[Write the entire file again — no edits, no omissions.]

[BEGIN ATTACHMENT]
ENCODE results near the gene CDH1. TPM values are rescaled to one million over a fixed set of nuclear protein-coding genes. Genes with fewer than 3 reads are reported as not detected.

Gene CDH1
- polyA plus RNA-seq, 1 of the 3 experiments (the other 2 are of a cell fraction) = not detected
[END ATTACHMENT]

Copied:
ENCODE results near the gene CDH1. TPM values are rescaled to one million over a fixed set of nuclear protein-coding genes. Genes with fewer than 3 reads are reported as not detected.

Gene CDH1
- polyA plus RNA-seq, 1 of the 3 experiments (the other 2 are of a cell fraction) = not detected